But Savannah’s historic district, which forms the heart of the city and is centered on 22 lush public squares, of an original 24 first laid out in the 18th century, is a stunner.
Many of the houses are from the mid-19th century and reminiscent of Brooklyn’s flat-fronted, three-windows-across row houses, though with shutters and sometimes wrought iron balconies. Free-standing mansions abound, in a variety of styles, and everything is fringed with palms and other greenery.
The early part of our visit was a washout. It was pouring rain and we couldn’t find a guided walking tour (only trolley and horse-drawn carriage tours, which I rejected as embarrassing). Instead, we picked up a book and did a self-guided one, taking in classic sites that included Forrest Gump’s bench in Forsyth Park and the terracotta-colored house featured in Midnight in the Garden of Good and Evil, above, as well as the only Gothic style synagogue in the U.S., below, built in the 1840s and still going strong.
We happened on one of the few historic houses open to the public, the c.1841 Old Sorrel-Weed House, below. It had been used as a boarding house and had some tacky retail shops on the ground floor from the 1940s through 1990s. Then it was bought by a private individual who spent a few million trying to bring it back to how it looked when it was a social hotspot for such guests as Robert E. Lee.
The owner ran out of funds before completing the restoration (modern plastic chandeliers are still in place), and gifted the house, still far from finished, to a foundation. They call it Greek Revival-Regency style, which is new to me, but I love the deep colors of the rooms (similar to the originals, discovered under 30 layers of paint) and the moldings, doors and other details that survived because of what our guide called “inadvertent conservation.” The ceilings had been dropped, fireplaces boxed in, etc., during the house’s years of debasement, so the original details remained mostly intact.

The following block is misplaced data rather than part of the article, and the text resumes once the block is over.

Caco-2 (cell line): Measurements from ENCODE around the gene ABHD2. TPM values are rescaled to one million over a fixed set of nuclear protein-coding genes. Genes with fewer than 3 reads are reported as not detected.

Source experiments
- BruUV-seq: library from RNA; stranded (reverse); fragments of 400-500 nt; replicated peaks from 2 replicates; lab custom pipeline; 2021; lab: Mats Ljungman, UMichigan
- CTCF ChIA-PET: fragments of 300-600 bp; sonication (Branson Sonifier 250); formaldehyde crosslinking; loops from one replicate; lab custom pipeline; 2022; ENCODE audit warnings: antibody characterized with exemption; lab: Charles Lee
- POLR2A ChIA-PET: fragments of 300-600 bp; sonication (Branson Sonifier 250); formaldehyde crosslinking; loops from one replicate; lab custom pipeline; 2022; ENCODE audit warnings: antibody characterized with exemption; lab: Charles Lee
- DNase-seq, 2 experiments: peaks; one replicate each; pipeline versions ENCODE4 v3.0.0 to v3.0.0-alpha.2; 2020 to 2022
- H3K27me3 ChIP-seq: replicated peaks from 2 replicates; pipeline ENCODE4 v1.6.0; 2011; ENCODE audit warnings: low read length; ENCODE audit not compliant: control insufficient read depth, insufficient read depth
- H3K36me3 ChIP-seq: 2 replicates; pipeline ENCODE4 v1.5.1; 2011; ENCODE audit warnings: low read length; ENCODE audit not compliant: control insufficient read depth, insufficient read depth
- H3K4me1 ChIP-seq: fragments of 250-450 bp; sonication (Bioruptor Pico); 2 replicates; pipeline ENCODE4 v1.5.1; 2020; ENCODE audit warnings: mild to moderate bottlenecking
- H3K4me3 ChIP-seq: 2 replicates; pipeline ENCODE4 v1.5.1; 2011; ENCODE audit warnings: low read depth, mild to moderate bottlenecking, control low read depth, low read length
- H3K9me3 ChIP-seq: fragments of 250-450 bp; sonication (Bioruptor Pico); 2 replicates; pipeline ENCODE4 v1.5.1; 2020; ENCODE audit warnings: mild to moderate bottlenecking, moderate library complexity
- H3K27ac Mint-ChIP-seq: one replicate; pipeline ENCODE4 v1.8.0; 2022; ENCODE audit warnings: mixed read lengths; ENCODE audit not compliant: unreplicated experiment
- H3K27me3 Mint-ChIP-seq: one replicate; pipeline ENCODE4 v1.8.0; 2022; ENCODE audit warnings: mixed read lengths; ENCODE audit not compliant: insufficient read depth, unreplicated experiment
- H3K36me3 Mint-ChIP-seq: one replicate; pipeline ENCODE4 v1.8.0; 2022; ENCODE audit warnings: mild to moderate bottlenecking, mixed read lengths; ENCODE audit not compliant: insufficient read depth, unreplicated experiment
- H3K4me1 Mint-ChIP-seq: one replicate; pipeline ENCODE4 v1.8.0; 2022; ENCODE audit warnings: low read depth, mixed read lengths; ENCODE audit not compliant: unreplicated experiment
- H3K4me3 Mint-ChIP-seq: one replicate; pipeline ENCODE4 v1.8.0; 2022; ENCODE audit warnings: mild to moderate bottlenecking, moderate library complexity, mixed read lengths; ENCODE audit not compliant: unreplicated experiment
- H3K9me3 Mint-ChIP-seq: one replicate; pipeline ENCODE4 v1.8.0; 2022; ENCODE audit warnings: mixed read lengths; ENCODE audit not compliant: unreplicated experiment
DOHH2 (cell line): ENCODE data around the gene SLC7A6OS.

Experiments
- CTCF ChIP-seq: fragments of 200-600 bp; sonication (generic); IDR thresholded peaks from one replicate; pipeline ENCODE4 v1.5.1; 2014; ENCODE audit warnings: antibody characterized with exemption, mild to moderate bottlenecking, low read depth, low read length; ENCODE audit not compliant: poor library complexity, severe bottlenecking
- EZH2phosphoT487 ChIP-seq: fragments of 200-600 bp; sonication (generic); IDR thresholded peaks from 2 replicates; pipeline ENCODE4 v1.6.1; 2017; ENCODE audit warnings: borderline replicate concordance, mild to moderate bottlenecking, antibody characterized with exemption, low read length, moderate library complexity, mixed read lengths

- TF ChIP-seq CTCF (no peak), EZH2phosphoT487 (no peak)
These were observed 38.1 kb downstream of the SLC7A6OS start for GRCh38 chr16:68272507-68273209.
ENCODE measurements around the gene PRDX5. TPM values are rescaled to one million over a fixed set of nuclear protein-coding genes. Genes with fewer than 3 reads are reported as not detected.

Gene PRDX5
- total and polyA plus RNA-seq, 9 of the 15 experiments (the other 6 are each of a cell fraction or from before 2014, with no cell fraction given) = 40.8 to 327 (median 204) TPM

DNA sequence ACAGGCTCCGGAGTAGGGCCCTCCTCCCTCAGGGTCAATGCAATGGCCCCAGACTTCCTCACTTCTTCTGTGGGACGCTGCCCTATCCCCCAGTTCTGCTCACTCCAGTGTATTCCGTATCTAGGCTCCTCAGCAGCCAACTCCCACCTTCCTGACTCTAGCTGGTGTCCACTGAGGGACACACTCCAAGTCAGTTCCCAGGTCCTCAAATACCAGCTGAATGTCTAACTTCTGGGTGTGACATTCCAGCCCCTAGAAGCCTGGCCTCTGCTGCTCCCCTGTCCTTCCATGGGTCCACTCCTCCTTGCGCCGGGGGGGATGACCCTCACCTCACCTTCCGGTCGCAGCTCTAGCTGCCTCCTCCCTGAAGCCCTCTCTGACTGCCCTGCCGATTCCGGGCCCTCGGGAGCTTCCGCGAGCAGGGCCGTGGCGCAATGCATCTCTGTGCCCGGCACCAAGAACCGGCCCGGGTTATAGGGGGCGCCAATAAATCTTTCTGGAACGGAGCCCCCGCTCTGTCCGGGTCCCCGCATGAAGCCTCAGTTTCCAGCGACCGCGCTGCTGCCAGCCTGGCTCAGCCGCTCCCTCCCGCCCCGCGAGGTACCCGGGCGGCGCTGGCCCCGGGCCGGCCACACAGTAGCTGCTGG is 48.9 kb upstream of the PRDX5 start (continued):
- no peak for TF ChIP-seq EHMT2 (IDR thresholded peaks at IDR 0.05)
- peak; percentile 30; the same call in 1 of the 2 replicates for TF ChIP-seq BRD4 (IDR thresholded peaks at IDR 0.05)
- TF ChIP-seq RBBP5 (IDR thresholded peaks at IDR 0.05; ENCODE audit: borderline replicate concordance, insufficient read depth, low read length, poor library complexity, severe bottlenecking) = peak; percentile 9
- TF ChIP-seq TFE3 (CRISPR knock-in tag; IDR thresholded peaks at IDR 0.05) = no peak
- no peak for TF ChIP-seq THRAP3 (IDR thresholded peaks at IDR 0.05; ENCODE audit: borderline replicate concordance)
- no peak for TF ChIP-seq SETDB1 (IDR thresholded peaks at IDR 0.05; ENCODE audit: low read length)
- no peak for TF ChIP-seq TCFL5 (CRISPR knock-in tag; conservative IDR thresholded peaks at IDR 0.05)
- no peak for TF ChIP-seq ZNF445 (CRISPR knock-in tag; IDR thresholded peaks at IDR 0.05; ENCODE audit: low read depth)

We are lodged at the River Street Inn, below, a former cotton warehouse and one of several surviving early 19th century brick industrial buildings, constructed of ballast stones and built on a bluff, that have been converted to riverside hotels.
The Savannah River is right outside our window. Barges loaded with containers pass by with regularity, and the sounds of foghorns and music from the clubs below waft in at night.
Best meal so far: a genteel Southern-style lunch at the c.1789 Olde Pink House, below, where I had my first-ever Hoppin’ John (rice with vegs and black-eyed peas).
Enjoyed an afternoon latte at the Gryphon, below, a tea room operated by the Savannah College of Art and Design in a turn-of-the-century apothecary shop.
As I write this, the blare of a trumpet from a busker on the riverfront walk is penetrating the closed windows and balcony door of our river-view digs. Louis Armstrong he’s not. But the sunset over the Savannah River is making up for it.
FOR A CITY that has endured wars, hurricanes, fires and earthquakes, the historic architecture of Charleston, South Carolina is amazingly well-preserved (or well-restored). An old-house enthusiast like myself has plenty to see: eight major house museums, beautiful churches and public buildings, and the rice plantations in the surrounding low-country, which provided the wealth that grew the city in the 18th and 19th centuries, on the backs of enslaved Africans.